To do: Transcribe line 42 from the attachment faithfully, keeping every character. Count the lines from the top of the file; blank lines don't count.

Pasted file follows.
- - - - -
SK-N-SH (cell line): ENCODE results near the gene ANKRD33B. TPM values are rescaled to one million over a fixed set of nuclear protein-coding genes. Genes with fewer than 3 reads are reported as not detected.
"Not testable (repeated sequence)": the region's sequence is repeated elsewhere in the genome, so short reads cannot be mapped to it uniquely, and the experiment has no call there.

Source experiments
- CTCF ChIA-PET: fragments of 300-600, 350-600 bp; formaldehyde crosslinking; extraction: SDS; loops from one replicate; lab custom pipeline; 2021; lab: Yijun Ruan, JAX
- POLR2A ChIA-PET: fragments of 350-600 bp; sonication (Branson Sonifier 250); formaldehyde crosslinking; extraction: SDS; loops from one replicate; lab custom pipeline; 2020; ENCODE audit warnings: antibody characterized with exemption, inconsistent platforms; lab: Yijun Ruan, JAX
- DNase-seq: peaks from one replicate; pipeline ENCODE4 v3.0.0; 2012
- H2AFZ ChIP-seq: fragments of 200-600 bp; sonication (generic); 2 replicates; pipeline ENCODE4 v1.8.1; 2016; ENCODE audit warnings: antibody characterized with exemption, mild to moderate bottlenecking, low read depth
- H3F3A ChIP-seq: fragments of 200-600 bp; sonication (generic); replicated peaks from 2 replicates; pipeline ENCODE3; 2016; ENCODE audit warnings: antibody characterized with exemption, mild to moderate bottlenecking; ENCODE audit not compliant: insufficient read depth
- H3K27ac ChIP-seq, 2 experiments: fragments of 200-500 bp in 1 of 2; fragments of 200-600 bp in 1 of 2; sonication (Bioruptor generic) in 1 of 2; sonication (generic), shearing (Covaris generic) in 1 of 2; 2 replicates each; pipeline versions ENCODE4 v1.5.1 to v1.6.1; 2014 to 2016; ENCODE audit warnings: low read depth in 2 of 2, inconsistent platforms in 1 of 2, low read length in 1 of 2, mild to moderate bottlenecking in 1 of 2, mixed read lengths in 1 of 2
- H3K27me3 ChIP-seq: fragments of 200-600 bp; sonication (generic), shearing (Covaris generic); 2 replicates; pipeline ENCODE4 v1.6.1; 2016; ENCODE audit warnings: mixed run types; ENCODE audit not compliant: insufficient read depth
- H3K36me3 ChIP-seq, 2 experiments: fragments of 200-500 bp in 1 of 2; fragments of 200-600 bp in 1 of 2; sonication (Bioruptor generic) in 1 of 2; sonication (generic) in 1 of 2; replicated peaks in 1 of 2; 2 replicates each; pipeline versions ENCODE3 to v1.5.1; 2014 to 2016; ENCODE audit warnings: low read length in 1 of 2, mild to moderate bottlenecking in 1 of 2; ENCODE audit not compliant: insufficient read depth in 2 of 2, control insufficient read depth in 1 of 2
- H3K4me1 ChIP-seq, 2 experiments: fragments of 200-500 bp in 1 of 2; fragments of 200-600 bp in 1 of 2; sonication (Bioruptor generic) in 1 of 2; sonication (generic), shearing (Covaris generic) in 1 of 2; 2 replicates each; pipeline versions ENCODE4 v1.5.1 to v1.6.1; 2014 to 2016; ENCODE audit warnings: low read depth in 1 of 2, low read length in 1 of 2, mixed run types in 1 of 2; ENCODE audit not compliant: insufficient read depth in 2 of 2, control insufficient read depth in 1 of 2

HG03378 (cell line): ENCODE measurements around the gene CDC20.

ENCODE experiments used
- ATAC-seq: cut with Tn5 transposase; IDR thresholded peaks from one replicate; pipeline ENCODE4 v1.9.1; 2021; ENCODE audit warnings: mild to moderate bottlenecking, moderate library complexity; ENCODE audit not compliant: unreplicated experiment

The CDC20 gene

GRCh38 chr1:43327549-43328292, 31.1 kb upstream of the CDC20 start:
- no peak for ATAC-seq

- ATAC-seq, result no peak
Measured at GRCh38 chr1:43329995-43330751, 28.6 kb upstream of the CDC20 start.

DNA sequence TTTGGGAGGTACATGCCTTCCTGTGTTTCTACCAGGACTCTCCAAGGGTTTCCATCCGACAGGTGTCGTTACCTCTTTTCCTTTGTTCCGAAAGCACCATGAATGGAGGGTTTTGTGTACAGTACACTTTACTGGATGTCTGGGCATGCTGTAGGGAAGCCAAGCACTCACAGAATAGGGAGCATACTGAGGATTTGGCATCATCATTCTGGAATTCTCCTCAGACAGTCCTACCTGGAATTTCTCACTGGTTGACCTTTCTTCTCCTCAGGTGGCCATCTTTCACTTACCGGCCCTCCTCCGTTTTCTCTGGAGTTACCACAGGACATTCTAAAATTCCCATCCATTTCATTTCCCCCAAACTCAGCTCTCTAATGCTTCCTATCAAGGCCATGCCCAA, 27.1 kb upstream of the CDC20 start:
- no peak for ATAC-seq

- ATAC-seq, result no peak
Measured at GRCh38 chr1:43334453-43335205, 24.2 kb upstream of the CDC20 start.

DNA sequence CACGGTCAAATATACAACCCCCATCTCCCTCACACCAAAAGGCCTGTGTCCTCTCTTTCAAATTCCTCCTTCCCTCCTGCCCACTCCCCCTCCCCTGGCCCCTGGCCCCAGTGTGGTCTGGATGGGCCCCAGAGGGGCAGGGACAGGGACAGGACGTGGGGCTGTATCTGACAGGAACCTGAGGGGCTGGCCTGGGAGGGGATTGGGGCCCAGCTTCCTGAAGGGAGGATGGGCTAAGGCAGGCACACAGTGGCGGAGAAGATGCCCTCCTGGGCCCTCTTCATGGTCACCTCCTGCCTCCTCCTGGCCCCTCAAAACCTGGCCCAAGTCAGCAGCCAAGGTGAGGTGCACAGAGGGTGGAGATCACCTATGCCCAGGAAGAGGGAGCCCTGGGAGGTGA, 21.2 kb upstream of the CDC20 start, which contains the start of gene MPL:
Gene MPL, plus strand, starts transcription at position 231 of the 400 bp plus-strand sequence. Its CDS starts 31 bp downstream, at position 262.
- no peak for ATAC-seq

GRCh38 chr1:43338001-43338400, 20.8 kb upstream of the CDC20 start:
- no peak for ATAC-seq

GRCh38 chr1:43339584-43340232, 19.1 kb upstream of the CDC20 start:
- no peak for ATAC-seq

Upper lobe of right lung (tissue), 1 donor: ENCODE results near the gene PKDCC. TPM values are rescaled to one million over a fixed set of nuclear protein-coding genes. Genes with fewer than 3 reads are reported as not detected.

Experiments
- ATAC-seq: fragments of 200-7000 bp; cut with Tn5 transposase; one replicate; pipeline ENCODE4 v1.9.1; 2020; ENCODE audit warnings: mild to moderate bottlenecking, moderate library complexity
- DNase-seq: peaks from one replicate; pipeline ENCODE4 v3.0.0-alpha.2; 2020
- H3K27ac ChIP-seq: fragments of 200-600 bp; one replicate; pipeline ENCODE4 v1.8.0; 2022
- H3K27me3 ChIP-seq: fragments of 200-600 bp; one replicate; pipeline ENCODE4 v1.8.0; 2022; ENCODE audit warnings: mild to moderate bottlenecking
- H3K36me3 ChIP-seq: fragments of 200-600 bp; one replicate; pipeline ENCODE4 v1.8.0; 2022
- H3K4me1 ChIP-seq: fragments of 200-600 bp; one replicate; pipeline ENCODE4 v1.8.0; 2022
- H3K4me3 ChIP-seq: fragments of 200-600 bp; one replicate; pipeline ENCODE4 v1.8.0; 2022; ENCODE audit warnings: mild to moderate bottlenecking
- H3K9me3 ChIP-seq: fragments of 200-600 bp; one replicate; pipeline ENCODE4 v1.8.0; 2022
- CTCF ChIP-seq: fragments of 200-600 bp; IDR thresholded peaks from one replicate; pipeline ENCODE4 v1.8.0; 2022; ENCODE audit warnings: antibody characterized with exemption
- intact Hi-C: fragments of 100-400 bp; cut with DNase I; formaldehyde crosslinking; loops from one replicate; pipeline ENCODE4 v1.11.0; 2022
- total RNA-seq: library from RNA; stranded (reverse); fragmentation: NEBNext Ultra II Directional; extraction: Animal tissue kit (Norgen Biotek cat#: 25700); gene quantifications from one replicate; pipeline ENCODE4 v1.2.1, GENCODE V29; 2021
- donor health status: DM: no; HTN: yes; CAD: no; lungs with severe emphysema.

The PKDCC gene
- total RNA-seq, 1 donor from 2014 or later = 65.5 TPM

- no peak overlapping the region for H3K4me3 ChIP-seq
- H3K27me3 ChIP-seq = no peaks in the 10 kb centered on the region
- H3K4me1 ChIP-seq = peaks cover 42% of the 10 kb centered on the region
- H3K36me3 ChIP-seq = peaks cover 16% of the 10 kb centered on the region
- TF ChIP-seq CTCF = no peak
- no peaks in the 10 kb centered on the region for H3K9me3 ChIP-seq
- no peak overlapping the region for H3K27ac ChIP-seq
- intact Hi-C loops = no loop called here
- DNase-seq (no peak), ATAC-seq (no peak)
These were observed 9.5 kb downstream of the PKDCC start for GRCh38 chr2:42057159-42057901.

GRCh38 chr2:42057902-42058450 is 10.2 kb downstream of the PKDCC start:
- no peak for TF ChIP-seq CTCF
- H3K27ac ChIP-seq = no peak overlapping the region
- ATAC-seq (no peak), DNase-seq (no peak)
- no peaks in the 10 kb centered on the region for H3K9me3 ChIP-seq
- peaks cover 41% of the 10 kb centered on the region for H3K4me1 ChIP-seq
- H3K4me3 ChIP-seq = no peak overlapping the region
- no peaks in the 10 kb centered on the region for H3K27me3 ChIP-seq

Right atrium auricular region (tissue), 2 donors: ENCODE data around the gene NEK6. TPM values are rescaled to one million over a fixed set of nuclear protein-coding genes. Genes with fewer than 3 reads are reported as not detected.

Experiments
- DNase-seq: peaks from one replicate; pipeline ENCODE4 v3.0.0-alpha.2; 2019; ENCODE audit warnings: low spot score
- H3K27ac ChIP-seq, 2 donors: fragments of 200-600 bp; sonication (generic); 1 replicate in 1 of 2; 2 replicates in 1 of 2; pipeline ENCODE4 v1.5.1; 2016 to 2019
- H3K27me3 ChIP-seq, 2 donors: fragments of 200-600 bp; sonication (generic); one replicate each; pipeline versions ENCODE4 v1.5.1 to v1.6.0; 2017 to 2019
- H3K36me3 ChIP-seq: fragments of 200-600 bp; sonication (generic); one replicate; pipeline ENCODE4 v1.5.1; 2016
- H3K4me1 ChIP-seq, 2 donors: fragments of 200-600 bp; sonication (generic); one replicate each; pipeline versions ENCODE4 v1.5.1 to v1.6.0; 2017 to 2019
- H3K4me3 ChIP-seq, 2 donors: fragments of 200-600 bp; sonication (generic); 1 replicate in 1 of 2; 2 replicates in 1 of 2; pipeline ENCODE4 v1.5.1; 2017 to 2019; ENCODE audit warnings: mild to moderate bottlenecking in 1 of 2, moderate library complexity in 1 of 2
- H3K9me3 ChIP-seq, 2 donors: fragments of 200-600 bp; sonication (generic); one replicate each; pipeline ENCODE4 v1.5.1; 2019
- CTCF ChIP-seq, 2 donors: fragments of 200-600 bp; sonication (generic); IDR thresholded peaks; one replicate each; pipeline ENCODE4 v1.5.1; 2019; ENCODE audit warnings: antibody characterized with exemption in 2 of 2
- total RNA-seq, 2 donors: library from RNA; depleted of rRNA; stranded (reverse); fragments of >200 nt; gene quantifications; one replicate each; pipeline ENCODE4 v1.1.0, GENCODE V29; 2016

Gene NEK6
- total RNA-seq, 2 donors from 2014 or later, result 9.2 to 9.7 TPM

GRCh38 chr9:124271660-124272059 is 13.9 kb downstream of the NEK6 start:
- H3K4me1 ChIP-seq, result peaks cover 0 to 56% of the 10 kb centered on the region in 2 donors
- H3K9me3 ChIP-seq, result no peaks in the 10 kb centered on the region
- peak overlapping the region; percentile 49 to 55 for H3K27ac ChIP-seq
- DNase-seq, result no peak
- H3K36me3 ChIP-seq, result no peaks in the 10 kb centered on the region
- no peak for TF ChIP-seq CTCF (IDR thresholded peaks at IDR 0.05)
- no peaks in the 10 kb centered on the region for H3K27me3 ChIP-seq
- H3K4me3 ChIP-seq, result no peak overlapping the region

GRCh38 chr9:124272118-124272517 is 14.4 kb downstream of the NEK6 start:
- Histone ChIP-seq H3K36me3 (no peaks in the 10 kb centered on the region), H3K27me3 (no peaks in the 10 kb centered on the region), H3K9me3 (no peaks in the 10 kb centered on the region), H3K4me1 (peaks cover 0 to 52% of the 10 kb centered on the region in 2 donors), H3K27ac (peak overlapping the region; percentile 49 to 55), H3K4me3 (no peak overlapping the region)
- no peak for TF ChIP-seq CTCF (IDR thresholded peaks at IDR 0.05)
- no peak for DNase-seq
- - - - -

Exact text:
- CTCF ChIP-seq: fragments of 200-600 bp; IDR thresholded peaks from one replicate; pipeline ENCODE4 v1.8.0; 2022; ENCODE audit warnings: antibody characterized with exemption